Coordination Chemistry Reviews 01/2012; 256(s 1–2):260–278. DOI:10.1016/j.ccr.2011.06.030 · 12.24 Impact Factor
  • Astrid Sigel · Helmut Sigel · Roland K. O. Sigel ·

  • N.A. Corfù · A. Sigel · B.P. Operschall · H. Sigel ·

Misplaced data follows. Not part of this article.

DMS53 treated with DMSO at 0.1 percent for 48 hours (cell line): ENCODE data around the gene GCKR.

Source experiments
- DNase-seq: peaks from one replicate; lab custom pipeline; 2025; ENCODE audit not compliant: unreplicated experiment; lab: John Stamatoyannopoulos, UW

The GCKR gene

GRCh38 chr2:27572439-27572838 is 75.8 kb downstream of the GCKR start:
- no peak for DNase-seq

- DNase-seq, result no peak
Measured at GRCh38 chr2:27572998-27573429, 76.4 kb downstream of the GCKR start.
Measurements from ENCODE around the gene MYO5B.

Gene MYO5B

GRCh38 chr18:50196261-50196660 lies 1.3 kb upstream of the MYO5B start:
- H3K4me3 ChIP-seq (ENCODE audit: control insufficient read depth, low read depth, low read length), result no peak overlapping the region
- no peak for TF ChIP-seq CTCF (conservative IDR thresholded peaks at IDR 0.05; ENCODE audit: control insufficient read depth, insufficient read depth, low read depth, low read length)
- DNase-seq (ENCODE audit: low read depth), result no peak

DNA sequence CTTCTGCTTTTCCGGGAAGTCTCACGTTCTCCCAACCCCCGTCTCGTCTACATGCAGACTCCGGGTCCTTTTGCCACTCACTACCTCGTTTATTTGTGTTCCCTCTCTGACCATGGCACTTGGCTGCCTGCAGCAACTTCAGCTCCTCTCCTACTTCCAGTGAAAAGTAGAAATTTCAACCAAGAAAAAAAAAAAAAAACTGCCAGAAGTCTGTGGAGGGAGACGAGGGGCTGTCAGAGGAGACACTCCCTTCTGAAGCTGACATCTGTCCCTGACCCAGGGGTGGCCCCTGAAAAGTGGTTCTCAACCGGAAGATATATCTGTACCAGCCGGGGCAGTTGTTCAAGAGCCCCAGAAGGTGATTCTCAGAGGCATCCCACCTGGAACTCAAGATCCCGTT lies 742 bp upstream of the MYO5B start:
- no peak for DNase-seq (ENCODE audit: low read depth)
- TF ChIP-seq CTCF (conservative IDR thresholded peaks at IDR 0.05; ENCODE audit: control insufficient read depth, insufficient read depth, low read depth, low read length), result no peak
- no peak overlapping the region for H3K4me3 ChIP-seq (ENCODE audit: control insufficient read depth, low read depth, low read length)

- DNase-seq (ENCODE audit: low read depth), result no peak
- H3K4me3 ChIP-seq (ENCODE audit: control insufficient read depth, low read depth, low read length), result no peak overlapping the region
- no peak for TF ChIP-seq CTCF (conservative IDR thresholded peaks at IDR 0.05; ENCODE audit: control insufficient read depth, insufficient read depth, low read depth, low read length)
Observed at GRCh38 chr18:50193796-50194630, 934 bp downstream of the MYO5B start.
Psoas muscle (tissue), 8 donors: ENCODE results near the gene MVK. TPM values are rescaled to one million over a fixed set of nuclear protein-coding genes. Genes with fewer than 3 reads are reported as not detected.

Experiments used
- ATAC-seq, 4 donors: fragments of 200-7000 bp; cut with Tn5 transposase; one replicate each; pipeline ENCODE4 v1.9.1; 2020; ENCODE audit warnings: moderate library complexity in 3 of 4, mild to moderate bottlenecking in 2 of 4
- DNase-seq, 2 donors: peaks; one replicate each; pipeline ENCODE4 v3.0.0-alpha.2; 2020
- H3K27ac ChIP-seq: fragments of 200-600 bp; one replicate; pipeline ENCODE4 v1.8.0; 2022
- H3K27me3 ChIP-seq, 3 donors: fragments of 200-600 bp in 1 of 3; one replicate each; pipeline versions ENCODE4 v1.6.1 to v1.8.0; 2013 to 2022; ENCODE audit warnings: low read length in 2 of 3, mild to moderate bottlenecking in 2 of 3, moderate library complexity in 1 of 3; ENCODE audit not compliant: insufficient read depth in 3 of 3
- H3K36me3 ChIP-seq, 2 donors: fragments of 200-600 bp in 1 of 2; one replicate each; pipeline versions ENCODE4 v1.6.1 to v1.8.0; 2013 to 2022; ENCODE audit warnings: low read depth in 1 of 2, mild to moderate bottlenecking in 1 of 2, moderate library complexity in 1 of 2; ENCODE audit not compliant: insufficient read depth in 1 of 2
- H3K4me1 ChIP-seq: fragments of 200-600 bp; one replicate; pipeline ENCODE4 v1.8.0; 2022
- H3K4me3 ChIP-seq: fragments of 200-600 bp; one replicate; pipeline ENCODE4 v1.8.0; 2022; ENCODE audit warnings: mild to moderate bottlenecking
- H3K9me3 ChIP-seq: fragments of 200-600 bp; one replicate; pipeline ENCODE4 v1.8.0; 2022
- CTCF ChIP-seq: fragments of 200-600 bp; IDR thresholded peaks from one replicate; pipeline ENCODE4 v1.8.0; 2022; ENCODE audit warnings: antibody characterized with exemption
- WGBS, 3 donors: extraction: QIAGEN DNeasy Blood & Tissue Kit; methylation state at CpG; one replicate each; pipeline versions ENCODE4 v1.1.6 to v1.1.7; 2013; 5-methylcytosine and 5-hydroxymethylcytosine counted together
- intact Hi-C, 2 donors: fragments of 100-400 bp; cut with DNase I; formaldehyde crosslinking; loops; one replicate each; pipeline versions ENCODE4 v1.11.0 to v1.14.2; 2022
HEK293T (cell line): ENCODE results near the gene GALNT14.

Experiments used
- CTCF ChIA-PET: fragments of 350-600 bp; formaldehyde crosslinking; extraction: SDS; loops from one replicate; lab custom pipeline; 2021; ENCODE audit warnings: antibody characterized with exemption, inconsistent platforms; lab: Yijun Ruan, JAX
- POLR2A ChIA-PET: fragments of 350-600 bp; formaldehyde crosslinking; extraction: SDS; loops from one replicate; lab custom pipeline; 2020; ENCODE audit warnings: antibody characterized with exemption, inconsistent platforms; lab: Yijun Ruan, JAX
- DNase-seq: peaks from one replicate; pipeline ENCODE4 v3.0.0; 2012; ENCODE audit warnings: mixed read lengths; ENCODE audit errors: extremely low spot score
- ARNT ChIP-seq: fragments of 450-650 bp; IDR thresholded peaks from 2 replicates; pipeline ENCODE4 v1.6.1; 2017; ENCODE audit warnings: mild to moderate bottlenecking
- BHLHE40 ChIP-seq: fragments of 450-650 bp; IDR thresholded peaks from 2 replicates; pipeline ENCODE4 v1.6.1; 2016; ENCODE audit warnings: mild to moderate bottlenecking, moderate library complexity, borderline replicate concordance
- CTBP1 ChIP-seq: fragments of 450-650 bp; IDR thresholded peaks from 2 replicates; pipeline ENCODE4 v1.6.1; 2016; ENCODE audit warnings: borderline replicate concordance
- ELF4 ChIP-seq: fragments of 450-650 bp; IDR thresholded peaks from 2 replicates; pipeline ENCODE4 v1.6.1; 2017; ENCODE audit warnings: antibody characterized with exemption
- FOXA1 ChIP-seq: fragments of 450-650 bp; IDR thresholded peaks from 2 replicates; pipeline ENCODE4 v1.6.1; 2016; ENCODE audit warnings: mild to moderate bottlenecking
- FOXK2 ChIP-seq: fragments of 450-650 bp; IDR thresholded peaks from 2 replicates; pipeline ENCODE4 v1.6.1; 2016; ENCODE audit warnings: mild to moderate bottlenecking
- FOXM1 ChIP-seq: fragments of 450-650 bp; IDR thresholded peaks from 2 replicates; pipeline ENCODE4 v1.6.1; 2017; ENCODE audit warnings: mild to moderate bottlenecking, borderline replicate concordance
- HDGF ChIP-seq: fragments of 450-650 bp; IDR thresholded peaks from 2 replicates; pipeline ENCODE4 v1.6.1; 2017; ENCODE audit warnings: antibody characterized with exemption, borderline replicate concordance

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    ABSTRACT: Noncovalent interactions play important roles in modern chemical research encompassing also bio-systems. Among these interactions aromatic-ring stacking is especially pronounced as, next to hydrogen bonding, hydrophobic and ionic interactions, it is crucial for the three-dimensional structure of nucleic acids (RNA, DNA) and proteins (enzymes). We have now measured by 1H-NMR shift experiments the stability of binary stacks formed between purine nucleosides or nucleotides (N) and the "indicator" ligand 1,10-phenanthroline (Phen), and we also reviewed the related literature. Surprisingly, we observe that the stability of the (Phen)(N) adducts is largely independent of the type of purine residue involved, including deprotonation, e.g., at (N1)H of a guanine moiety, and also of the location of the phosphate group at the ribosyl ring. This contrasts with the self-stacking tendency which decreases within the series adenosine > guanosine > inosine > cytidine - uridine. Interestingly, the formation of an ionic (+/-) or metal ion (M 2+) bridge stabilizes the formation of stacks as observed, e.g., in mixed ligand Cu 2+ complexes formed between Phen and adenosine 5′-monophosphate (5′-AMP 2-); yet, in these instances the position of the phosphate group at the ribosyl ring affects the stability of the stacks: It decreases in the order 2′-AMP 2- > 5′-AMP 2- > 3′-AMP 2- in the Cu(Phen)(AMP) complexes demonstrating a significant steric discrimination. The stability of stacks also depends on the size of the aromatic-ring systems involved; as one would expect, purines stack better than pyrimidines and Phen generally better than 2,2′-bipyridine. Results obtained with various mixed ligand metal ion complexes containing adenosine 5′-triphosphate (ATP 4-) and an amino acid anion (Aa -) lead to the conclusion: The recognition of the adenine residue by the amino acid side chain in M(ATP)(Aa) 3- complexes decreases in the series tryptophan (indole residue) > histidine (imidazole residue) > leucine (isopropyl residue) > alanine (methyl group). This type of selectivity is certainly of relevance for amino acid/protein interactions with nucleotides/nucleic acids. The addition of an organic solvent like 1,4-dioxane reduces the solvent polarity and decreases the stability of binary stacks like (Phen)(ATP) 4- dramatically; in contrast, intramolecular stacks, as present in Cu(Phen)(ATP) 2-, are much less affected. Because the "effective" dielectric constant or permittivity in the active site cavity of an enzyme or a ribozyme is lower than in bulk water, Nature has here a further tool to achieve selectivity. Here it needs to be noted that the involved changes in free energy (ΔG 0) are small; e.g., a formation degree of 20% of an intramolecuar stack in a mixed ligand complex corresponds only to about -0.6 kJ mol -1 allowing Nature to shift such equilibria easily.